Meet the Speakers and Chairs of the Conference (in alphabetical order)
Martina Anderson is a Member of the European Parliament (MEP) representing Northern Ireland for Sinn Féin. She became involved in the Irish Republican movement in the late 1970s. She was a Member of the Legislative Assembly of Northern Ireland from 2007 to 2012, representing Foyle. She served in the Northern Ireland Executive as a Junior Minister at the Office of the First Minister and Deputy First Minister from 2011 to 2012. In 2012 she became a Member of the European Parliament, and she was reelected in the 2014 election.
Professor Andrew Canessa is the Head of the Department of Sociology, University of Essex. He trained as a social anthropologist and has conducted extensive field research in highland Bolivia among an Aymara-speaking people. Andrew is currently finishing an ESRC funded project Bordering on Britishness: An Oral History Study of Gibraltarian Identity which explores through almost 400 interviews how Gibraltar evolved from an overwhelmining Spanish speaking in the beginning of the 20th century to one which is increasingly anglophone and where most people passionately reject any association with Spanishness.
Sir Robert Francis Cooper KCMG MVO is a British diplomat. He is also a member of the European Council on Foreign Relations and is an acclaimed writer on international relations.
As a diplomat, he has worked at various British Embassies abroad, notably those in Tokyo and Bonn. At the Foreign Office, he was Head of the Policy Planning Staff from 1989 to 1993. He was the UK's Special Representative in Afghanistan until mid-2002.
In 2002 he began to work for the European Union (EU). He assumed the role of Director-General for External and Politico-Military Affairs at the General Secretariat of the Council of the European Union. In that role, he was responsible to Javier Solana, the former High Representative of the EU's Common Foreign and Security Policy, and has assisted with the implementation of European strategic, security and defence policy.
After the Treaty of Lisbon's shake up of EU foreign policy structures, and Solana's replacement by Catherine Ashton, Cooper sat on the steering committee which drew up the proposals for the new European External Action Service (EEAS). After the EEAS, the EU's foreign service, was formally established in December 2010 Cooper was made an EEAS "Counsellor". Subsequently he was released from the EEAS, but appointed as a Special Adviser to the Vice-President of the European Commission Catherine Ashton, primarily with regard to Myanmar, from April 2013 to March 2014.
Katy Hayward, PhD, is Reader in Sociology at Queen’s University Belfast. She has 20 years’ research experience on the impact of the EU on the Irish border and peace process, including as part of the EU FP5 EUBorderConf [EU and border conflicts] project and the current SSHRC-funded ‘Borders in Globalization’ programme. She is the author of over 100 publications, including Bordering on Brexit (2017), Dynamics of Political Change in Ireland (2017), and Irish Nationalism and European Integration (2009). Outside the University, she is a Board Member of the Centre for Cross Border Studies and Conciliation Resources.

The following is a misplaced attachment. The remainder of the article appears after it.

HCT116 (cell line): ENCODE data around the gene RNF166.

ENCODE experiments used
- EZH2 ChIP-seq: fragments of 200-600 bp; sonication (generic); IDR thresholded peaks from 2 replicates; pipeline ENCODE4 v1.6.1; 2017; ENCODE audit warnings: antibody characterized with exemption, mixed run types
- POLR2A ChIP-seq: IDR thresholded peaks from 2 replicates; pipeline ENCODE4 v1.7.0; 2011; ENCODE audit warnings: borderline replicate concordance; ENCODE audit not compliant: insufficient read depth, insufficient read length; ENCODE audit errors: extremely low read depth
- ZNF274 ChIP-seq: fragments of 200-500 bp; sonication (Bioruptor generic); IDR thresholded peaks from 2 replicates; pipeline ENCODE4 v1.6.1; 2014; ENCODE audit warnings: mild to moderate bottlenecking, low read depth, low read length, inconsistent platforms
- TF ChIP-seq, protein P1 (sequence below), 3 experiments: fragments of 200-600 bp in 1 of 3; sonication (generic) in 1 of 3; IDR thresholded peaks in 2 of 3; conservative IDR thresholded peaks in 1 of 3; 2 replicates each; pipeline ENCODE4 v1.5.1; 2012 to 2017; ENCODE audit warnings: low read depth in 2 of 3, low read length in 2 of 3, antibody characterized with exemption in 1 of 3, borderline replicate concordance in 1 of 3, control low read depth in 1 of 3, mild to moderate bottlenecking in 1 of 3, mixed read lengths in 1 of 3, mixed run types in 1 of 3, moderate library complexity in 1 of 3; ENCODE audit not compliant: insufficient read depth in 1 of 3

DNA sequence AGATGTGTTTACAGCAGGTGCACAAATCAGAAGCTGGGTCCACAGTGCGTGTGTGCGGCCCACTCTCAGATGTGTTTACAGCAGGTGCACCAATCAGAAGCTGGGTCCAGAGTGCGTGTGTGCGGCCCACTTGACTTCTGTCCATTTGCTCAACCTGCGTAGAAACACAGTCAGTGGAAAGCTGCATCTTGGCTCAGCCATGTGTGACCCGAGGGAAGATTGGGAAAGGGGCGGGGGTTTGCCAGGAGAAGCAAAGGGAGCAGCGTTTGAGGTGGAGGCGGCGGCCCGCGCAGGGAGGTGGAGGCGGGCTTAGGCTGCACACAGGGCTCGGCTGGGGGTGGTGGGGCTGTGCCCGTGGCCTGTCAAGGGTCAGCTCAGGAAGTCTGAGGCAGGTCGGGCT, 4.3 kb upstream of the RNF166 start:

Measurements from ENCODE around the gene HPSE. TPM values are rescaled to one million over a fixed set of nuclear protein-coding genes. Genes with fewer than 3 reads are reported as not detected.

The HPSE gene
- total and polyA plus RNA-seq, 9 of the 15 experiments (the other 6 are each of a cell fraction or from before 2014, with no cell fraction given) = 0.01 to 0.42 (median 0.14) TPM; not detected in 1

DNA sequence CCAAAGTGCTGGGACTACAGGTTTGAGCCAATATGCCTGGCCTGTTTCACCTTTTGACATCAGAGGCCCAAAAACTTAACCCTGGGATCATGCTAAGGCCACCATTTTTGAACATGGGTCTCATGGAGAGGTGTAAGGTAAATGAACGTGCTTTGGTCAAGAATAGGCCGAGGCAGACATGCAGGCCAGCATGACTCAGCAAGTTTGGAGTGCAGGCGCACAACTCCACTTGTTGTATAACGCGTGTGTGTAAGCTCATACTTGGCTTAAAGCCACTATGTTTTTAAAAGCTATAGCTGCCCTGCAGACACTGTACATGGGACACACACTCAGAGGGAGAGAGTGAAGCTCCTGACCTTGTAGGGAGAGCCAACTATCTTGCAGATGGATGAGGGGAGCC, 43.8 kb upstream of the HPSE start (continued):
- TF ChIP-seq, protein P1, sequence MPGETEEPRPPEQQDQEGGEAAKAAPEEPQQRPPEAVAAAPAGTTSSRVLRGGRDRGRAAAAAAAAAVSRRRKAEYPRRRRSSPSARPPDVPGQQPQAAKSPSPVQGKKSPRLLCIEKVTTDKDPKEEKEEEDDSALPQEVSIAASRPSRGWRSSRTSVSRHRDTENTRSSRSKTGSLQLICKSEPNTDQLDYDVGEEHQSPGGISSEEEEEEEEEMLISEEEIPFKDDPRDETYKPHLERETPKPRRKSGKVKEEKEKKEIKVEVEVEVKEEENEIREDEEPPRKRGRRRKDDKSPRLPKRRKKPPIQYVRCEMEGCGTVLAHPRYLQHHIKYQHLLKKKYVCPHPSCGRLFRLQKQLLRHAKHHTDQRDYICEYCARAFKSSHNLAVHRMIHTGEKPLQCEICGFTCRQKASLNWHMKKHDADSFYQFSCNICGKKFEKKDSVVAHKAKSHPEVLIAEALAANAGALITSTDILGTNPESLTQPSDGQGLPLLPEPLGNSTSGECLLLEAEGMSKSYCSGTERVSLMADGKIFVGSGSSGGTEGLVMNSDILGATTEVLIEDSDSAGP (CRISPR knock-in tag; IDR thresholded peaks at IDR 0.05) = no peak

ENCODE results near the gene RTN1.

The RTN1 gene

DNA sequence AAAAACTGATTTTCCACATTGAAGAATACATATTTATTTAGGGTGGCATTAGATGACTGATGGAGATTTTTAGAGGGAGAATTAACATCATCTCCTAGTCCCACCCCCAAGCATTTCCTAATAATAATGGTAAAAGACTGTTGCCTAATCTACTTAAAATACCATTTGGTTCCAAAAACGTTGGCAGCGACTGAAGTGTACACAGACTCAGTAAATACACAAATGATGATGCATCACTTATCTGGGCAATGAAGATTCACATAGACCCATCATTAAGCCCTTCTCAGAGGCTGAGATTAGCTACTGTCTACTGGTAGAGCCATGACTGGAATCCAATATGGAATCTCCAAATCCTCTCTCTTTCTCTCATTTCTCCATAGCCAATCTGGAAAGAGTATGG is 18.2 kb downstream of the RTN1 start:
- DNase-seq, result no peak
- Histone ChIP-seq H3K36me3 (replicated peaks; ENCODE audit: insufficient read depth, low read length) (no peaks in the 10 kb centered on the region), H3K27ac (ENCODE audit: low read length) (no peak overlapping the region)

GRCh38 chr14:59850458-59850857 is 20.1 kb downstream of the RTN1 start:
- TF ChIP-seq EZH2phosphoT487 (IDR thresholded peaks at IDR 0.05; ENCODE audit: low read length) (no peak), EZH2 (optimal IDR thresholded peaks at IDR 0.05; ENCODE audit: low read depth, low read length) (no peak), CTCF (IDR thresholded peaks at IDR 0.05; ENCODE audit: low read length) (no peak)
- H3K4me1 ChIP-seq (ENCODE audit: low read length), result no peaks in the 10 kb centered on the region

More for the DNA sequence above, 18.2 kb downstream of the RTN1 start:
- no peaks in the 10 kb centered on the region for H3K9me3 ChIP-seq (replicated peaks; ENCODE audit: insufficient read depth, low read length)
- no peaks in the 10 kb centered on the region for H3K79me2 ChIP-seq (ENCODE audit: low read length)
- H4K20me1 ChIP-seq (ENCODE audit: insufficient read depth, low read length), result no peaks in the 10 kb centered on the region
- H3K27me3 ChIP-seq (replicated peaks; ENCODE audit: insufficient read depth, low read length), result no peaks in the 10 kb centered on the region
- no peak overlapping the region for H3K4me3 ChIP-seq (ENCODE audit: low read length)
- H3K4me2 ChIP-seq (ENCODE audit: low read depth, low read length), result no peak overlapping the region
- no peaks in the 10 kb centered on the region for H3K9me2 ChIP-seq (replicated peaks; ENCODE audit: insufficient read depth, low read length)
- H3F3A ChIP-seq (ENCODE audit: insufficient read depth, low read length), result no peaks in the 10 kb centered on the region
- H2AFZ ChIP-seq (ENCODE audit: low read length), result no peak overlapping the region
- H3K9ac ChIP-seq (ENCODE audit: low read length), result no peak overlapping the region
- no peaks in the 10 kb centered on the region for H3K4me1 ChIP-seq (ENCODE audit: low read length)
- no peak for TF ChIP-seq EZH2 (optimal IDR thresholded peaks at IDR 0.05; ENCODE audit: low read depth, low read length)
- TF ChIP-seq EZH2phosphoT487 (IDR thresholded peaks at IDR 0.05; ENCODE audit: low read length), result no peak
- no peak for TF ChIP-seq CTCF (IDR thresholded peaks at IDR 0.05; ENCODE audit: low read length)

Victoria is counsel to the Legatum Institute Special Trade Commission where she has written papers on the implications of Brexit for financial services, movement of goods and the Irish border. She spent 10 years in private practice advising banks and financial institutions on technology, outsourcing and fintech. She has an LLB from University College London.
Victoria together with Shanker Singham, Austen Morgan and Alice Brooks have recently authored the Report 'Mutual Interest: How the UK and EU can resolve the Irish border issue after Brexit' published by the Legatum Institute. A technical note to the Report can be found here.
Dr Kirsty Hughes is the Director of the Scottish Centre on European Relations. She is a researcher, writer and commentator on European politics and policy. She has worked at a number of leading European thinktanks including as Senior Fellow at Friends of Europe, Brussels; Senior Fellow, Centre for European Policy Studies; Director, European Programme, Chatham House; Senior Fellow, Policy Studies Institute, and Research Fellow, WZB Berlin Social Science Centre. She has published extensively, including books, reports, and policy papers, as well as contributing to a wide range of national and international media outlets. Her research focus has included: the UK, Scotland and Brexit, EU democracy, the politics of the Eurozone crisis, the EU enlargement to central and eastern Europe, and Turkey’s EU accession process.
Professor Kassim, is Professor of Politics at the School of Political, Social and International Studies and Political Science Mentor of the ESRC Centre for Competition Policy at the University of East Anglia and a Senior Fellow under the ESRC ‘UK in a Changing Europe’ initiative.
In his research, Professor Kassim investigates EU institutions, the relationship between the EU and the member states, especially the UK and ‘Europe’, and EU policy in competition and aviation, on which topics he has published widely. He has been awarded grants by the British Academy, the Nuffield Foundation, and the ESRC, which funded 'The European Commission in Question', the main findings of which are presented in The European Commission of the Twenty-First Century, published by Oxford University Press in 2013.
George Kyris is Lecturer and Leverhulme Early Career Fellow at the Department of Political Science and International Studies, University of Birmingham. Previous affiliations include the LSE and the Universities of Warwick and Manchester, where he completed his PhD. His main research interests are international conflict, unrecognised states, separatism and international organisations, the European Union, and debates on sovereignty. His research has been published in his monograph on EU and unrecognised states and journals such as the Journal of Common Market Studies and the British Journal of Politics and International Relations.